The ultra low emission zone (ULEZ) in London imposes a £12.50 daily charge on drivers depending on the pollutant levels of their cars.
While electric cars and most hybrids are exempt from paying, drivers of ‘non-compliant’ cars and vehicles must pay the charge.
If the charge is not paid, the driver could be hit with a hefty £180 fine.
A controversial decision has been made to expand the ULEZ to all London boroughs, prompting fears that such a zone could be introduced to Reading as well.
London also has a congestion charge, where drivers have to pay £15 in areas of the capital at peak times from 7am to 6pm on weekdays and 12pm to 6pm on weekends and bank holidays.
The questions over whether a ULEZ or congestion charge could be introduced to Reading were raised at a meeting of the council’s Older People’s Working Group.
The group received a presentation on Reading Borough Council’s Transport Strategy up to the year 2040.
The strategy lays out the council administration’s desire for the town’s transport network.
Targets include reducing car trips to and through the town centre to 10 per cent from 25.4 per cent of mode share and have 66 per cent of residents walking or cycling for their journeys at least three times a week.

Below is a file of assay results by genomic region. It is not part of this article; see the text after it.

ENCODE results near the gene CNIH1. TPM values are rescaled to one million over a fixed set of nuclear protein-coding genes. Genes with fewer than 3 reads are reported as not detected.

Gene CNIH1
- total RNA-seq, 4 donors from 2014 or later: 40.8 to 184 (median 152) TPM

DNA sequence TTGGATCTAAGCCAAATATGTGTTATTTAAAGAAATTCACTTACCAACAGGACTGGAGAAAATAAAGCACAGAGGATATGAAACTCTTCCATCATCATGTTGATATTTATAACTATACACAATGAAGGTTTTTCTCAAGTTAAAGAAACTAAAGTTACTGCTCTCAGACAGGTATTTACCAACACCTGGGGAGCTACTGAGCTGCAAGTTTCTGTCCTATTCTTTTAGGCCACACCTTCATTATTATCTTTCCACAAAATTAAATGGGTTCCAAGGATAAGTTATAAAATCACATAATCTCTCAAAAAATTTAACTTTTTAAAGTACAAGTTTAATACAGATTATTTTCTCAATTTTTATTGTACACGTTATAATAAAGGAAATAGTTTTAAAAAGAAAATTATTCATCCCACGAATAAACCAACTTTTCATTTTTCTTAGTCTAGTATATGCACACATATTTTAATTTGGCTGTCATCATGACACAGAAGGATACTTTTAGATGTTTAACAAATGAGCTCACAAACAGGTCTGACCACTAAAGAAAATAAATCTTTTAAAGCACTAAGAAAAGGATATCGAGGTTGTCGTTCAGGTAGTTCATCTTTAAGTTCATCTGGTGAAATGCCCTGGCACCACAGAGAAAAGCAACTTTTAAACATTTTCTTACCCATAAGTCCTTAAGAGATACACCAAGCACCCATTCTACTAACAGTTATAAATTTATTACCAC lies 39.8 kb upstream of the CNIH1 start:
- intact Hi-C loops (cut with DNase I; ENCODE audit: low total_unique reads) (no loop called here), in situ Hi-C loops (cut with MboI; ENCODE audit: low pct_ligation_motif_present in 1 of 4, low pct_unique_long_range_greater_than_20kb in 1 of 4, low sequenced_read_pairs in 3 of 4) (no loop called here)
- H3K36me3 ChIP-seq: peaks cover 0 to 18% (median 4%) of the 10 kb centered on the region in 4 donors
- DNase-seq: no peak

A statutory consultation is due to be launched this summer, with hopes to adopt the strategy later this year.
That prompted a member of the older people’s group to ask whether the council plans to introduce a ULEZ or congestion charge.
James Clements, transport programme manager replied that while there are no immediate plans to introduce either of these measures, the council administration has plans to consider a ULEZ or congestion charge in efforts to manage the demands on the town’s road network.
A fellow member of the group called congestion charging “a scam” as those who can afford it can pay and will still be polluting the air.
Replying to the woman, Mr Clements reiterated the council’s position that the council has no current plans to introduce the measures.
He said: “There are no definitive plans, only plans to review. We don’t have a plan that we’re about to bring forward.”
Mr Clements answered the questions at a meeting of the Older People’s Working Group on Friday, July 7.
The Reading Transport Strategy 2040 was presented to members of the council’s strategic environment, planning and transport committee in June.